The Griffin April 28, 2023

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Lucas Watson gives us his final Architecture Around Buffalo of the year, highlighting Public School No. 46

Senior Editor-in-Chief Julia Barth says her final goodbyes as a student in her Mission: 100 Days

Canisius softball stretches their win streak to eight with a sweep of Manhattan


According to an email to families as well as posts to social media on Thursday evening, Canis- ius College officially announced that it has received approval from the New York State Education Department (NYSED) Board of Regents for university designation. Beginning August 1, the institution will be rolling out its university title and a new branding strategy.

In a statement, President Steve Stoute said, “This achievement reflects the work of so many at Canisius to expand our academic programs and provide greater opportunities for students to ac- cess our transformative education.” He continued, “We’re pleased that our name will more closely reflect how we view ourselves — as a comprehensive university with a breadth of excellent academic programs. I am grateful to all of our dedicated fac- ulty and staff whose hard work made this possible.”

According to the release, Canisius is able to receive this distinction because of its vast educational opportunities, specifically regarding its grad- uate programs, which in recent years reached the threshold set by NYSED to qualify for a university. The potential name change has been in administra- tive discussions for months now, with Stoute himself addressing it at his State of the College speech last fall.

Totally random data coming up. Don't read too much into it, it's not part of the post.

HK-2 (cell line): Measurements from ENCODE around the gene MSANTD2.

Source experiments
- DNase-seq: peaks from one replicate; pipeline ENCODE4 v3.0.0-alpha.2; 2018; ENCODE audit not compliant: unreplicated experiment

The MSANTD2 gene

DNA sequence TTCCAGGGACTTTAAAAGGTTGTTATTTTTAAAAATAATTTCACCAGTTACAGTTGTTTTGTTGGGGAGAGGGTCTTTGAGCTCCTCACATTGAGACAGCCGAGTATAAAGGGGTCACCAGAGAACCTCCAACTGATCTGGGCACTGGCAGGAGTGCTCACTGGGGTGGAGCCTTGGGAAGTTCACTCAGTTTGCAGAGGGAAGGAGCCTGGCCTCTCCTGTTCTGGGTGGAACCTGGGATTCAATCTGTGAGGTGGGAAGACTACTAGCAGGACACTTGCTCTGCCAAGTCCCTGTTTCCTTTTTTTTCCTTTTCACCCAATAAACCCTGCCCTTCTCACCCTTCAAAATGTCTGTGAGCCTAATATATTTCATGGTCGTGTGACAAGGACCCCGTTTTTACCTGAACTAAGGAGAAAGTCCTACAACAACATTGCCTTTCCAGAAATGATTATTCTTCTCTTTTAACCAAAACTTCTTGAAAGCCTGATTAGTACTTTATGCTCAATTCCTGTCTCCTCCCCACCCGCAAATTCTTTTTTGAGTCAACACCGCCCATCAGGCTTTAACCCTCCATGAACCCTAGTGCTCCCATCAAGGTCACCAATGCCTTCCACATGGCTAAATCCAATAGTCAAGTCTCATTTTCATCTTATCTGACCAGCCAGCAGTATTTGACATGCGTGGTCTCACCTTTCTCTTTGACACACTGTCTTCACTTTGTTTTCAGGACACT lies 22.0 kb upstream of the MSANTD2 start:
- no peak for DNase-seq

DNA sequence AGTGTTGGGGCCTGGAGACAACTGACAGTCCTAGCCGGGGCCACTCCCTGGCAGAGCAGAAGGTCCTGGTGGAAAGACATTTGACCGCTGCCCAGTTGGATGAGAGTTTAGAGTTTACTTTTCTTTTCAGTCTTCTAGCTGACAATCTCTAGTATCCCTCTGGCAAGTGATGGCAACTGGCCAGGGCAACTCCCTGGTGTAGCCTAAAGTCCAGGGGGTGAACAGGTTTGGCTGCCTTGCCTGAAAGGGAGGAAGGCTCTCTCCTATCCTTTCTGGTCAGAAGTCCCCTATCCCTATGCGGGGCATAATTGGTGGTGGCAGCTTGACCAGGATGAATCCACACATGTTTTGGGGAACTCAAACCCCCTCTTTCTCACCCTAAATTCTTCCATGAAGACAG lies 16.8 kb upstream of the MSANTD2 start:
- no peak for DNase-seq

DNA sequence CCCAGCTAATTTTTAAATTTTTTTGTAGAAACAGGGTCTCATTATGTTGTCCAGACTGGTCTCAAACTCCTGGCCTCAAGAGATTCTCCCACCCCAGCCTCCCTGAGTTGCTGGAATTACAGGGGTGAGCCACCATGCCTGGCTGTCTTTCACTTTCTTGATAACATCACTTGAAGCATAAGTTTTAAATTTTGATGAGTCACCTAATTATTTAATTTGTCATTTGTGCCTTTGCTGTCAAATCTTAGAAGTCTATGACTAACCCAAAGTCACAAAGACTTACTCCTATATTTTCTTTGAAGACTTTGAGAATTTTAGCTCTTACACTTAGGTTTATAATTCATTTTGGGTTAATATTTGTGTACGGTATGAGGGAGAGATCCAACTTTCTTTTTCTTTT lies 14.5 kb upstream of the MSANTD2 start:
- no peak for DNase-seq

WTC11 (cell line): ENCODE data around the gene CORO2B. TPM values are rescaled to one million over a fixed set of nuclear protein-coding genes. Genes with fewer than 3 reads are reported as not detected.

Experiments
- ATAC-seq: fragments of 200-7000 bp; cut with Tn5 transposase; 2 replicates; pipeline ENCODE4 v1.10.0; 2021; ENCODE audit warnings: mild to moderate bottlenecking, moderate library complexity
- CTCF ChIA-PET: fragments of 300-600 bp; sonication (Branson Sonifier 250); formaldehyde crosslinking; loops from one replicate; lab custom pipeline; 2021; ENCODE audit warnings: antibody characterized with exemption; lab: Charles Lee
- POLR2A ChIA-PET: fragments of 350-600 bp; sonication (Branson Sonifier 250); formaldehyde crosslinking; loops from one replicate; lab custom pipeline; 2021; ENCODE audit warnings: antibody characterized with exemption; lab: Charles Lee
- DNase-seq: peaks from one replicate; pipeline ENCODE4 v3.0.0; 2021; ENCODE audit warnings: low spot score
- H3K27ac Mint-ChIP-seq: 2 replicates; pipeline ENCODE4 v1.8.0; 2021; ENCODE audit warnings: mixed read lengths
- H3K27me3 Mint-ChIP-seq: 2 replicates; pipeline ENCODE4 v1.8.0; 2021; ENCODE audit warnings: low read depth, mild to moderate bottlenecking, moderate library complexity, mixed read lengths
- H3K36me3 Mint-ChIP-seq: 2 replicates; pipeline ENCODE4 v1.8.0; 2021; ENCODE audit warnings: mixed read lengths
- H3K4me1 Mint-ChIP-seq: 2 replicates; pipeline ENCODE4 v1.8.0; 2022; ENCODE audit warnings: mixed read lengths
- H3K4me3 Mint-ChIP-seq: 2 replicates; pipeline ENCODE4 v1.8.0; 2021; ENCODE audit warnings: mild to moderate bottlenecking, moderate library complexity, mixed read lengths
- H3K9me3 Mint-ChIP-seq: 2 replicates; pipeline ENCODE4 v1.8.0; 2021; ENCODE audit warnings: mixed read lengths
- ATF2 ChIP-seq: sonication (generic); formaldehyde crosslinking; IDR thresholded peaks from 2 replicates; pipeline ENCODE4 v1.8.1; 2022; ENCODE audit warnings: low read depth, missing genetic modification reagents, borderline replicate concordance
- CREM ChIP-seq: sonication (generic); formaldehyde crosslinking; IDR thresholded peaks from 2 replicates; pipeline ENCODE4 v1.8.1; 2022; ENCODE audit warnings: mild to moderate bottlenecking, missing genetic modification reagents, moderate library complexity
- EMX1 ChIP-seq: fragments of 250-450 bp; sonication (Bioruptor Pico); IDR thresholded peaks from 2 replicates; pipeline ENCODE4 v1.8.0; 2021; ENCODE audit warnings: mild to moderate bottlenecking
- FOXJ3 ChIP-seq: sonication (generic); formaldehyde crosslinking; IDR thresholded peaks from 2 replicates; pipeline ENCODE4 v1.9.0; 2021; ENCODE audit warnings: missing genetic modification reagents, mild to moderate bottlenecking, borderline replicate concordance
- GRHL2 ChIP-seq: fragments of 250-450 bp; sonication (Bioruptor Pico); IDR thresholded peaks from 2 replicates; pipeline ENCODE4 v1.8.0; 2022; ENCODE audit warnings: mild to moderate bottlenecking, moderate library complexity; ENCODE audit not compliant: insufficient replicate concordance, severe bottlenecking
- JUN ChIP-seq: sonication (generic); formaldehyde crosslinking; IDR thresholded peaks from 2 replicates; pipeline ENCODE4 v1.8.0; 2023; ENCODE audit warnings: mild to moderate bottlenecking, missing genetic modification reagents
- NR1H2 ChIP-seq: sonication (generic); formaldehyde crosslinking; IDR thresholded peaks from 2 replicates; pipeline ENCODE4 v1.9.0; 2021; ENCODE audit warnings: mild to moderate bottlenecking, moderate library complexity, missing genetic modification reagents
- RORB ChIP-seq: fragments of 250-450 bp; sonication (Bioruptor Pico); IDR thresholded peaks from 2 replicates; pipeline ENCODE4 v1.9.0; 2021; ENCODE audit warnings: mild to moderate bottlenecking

Additionally, The Griffin reported in the March 3 issue that the banner of the school’s website had been changed to read “Canisius University” for a short time. The incident, while described by Stoute’s Chief Communications Officer Eileen Herbert as a test, nevertheless was an example of the speculation which has surrounded a potential name change over the last few years.

In an interview with The Griffin two days prior to the announcement, President Stoute addressed the topic and said that the college had already put in their petition with the Board of Regents. Before he would officially make the change, Stoute cau- tioned, the college must first “plan for and articu- late why this is important. The other institutions [in the Buffalo region] — and this is not a criticism — in my opinion have missed an opportunity. To me, it is more than a name change: it is an opportunity to restate the value proposition, re-articulating in a new, compelling, exciting way why Canisius University is where leaders are made.”

Referencing the college’s recent sesquicenten- nial anniversary, he noted, “When we do this, we will be Canisius University for likely another 150 years. We have to do this intentionally and strategically. That is what has taken us time.” This once-in-a-gen- eration moment is something, Stoute said, he hopes “we can all celebrate in the months to come.”

President Stoute discussed this and other topics with The Griffin before his Tuesday town hall, including the renovation of Lyons Hall, 2023-24 enrollment and a reflection on his first year as President:

One of the most prominent issues that Stoute

spoke on was that of the reconstruction of Lyons Hall. He started by saying that “Lyons Hall will be offline for the foreseeable future,” and he later clarified that it will not be back in operation for the 2023-24 academic year. Stoute emphasized his trust in the Strategic Plan and Prioritization Com- mittee (SPPC) to reimagine Lyons Hall. It is a con- versation they have “not yet started,” but he recog- nized the building’s importance on campus.